“But, inside China, it is hard to detect overt signs of any wavering in support for BRI the pronouncements from top Chinese leaders, especially President Xi Jinping. For Xi, BRI’s architect, the vast project spanning half the globe with infrastructure links connected to Beijing represents his vision to project Chinese power and influence. But beneath the surface there is growing unease in China about BRI. And rightly so. With the country feeling an economic squeeze, fighting a trade war with the U.S. and facing criticism from nations receiving BRI funds, Chinese skeptics, including academics, economists and business people, of BRI are quietly asking if their government is putting its scarce resources to the right use. To be sure, there are no official announcements that Beijing is about to pare back Xi’s BRI dreams. Tight censorship has removed any direct criticisms of BRI from the media. Yet, one can detect tantalizing signs that Beijing is already curtailing BRI, at least rhetorically. The official propaganda machine, cranked to full steam to tout BRI’s achievements not too long ago, has turned down the volume these days. In January 2018, the People’s Daily, the Communist Party’s mouthpiece, carried 20 stories on BRI. In January this year, there were only seven. If we keep track of BRI stories in the official Chinese media in 2019 and compare the coverage with previous years, we should have a clearer picture about where BRI is headed,” the report claimed.
According to a Turkish media report, China’s “Belt and Road” Initiative has been on the agenda of global economic and political circles for the last two years. “With global trade volume expected to increase from $42 trillion to $60 trillion between 2060 and 2100, much of it will be focused in Asia and Africa, where populations will reach 4.9 billion and 4.4 billion, respectively, by the year 2100. To meet such demands, China is looking to create a mega-trade corridor that will offer a wide range of opportunities and a number of centers on land, sea and air trade routes. This requires China to not only deepen its relations with Myanmar, India, Pakistan, Iran, Russia and Turkey but also carry out multi-faceted projects in the Gulf and in Africa. Interestingly, however, all the countries with whom China has endeavored to build close relations for a “mega future” are now facing challenges. The fact that Iran, Pakistan and India are almost on the brink of war is clearly a situation that undermines the cooperation China would like to create for its Belt and Road Initiative. At the same time, the recent clash between Pakistan and India has the potential to considerably put off the process of shifting the center of gravity of global economic and political order from the Atlantic to the Asia-Pacific region,” a report in a leading Turkish daily said.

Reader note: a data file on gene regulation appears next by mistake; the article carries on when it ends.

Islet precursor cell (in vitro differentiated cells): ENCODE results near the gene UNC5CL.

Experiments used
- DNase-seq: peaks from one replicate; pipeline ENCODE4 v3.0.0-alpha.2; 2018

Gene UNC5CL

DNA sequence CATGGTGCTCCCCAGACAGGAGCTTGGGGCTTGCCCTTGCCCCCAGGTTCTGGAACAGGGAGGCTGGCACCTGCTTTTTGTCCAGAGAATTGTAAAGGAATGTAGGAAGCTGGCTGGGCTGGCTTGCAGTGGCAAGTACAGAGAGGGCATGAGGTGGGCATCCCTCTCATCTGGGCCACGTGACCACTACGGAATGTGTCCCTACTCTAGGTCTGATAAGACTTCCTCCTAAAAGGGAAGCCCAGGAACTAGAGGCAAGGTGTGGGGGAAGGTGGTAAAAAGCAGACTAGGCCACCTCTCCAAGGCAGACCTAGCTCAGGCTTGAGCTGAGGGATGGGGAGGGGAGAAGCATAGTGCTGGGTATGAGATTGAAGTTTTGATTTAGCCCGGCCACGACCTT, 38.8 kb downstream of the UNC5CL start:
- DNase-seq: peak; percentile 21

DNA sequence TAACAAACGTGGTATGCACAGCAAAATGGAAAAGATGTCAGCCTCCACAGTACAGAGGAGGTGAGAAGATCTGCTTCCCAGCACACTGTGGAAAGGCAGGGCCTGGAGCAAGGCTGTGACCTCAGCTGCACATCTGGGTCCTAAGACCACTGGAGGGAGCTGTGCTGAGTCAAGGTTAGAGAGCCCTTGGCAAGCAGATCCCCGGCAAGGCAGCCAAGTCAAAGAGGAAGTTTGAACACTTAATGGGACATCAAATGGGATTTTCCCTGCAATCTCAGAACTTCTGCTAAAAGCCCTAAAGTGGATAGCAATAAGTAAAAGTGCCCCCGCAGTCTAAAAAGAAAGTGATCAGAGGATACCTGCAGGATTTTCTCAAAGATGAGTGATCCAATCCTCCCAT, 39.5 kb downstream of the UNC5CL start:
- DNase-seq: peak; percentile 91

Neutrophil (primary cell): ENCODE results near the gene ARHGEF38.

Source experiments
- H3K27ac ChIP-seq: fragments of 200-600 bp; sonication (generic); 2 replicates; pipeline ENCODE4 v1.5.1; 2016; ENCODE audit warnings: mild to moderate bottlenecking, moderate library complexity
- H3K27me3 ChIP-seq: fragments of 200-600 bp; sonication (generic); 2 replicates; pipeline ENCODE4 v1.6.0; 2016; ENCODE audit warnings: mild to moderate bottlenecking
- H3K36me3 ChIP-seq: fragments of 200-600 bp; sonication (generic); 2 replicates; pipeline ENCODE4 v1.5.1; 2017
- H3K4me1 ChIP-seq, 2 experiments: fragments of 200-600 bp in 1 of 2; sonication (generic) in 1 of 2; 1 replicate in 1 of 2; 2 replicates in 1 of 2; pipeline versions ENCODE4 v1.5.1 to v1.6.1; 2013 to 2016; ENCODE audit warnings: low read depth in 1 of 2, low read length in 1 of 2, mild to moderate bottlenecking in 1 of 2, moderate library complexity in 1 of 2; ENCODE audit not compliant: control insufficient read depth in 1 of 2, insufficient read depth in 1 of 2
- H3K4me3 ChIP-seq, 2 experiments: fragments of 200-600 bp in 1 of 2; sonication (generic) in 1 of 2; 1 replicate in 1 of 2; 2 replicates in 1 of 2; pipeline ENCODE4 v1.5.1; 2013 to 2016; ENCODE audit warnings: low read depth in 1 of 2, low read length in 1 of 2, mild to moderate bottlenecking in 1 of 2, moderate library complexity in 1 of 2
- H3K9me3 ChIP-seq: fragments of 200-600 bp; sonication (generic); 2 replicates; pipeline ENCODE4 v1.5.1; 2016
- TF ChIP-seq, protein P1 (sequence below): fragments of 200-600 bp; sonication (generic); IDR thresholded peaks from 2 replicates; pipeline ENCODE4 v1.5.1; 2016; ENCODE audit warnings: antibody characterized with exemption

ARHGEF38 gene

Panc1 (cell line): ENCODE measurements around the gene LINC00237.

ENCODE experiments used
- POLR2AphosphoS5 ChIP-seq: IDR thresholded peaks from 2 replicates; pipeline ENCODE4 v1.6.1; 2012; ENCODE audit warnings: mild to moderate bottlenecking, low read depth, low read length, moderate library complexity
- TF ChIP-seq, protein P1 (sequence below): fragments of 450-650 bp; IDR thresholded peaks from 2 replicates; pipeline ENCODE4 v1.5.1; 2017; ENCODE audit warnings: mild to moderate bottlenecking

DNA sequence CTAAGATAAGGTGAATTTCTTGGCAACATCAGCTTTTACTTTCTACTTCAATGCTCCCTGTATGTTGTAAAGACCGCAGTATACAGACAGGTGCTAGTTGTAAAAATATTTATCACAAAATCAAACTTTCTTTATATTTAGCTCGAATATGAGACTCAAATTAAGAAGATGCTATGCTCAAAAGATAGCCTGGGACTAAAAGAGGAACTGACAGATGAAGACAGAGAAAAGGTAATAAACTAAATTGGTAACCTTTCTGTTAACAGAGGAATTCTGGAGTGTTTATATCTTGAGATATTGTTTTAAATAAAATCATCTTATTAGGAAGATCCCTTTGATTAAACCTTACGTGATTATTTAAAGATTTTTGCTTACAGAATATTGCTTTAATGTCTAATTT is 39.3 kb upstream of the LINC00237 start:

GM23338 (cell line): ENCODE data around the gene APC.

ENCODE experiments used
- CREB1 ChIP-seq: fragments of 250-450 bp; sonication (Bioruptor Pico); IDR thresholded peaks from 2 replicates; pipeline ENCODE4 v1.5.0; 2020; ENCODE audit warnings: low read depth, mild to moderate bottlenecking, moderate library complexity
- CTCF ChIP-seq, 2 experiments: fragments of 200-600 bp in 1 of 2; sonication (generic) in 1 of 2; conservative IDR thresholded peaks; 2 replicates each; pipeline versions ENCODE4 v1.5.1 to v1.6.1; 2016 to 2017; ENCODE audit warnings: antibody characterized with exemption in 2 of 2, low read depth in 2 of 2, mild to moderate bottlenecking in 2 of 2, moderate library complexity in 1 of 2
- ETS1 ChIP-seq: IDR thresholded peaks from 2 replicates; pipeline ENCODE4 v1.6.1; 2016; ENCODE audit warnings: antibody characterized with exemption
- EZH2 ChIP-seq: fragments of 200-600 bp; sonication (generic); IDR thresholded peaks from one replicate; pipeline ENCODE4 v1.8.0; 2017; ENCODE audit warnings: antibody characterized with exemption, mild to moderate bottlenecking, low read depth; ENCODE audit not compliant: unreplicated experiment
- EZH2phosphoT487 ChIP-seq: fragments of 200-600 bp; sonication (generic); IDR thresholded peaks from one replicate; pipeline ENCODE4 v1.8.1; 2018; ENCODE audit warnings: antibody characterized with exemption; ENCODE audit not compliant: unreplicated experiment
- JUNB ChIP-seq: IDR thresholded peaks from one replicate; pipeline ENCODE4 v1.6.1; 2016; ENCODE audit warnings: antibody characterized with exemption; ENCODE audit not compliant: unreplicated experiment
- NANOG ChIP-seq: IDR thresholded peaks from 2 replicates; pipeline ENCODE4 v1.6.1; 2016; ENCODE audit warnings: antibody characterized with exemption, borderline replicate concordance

Experts say the diversion of Rs24 billion from some CPEC projects and other initiatives, which had a total approved allocation of Rs27 billion, will adversely affect them. It also indicates the PTI government attaches low priority to the CPEC and is keen to win and retain political loyalties of its members by doling out taxpayers’ money. The discretionary spending is also a violation of a Supreme Court judgment. The money has been diverted without the parliament’s approval. The CPEC is considered a game-changer in Pakistan and the PTI government should not change its status for its petty political gains.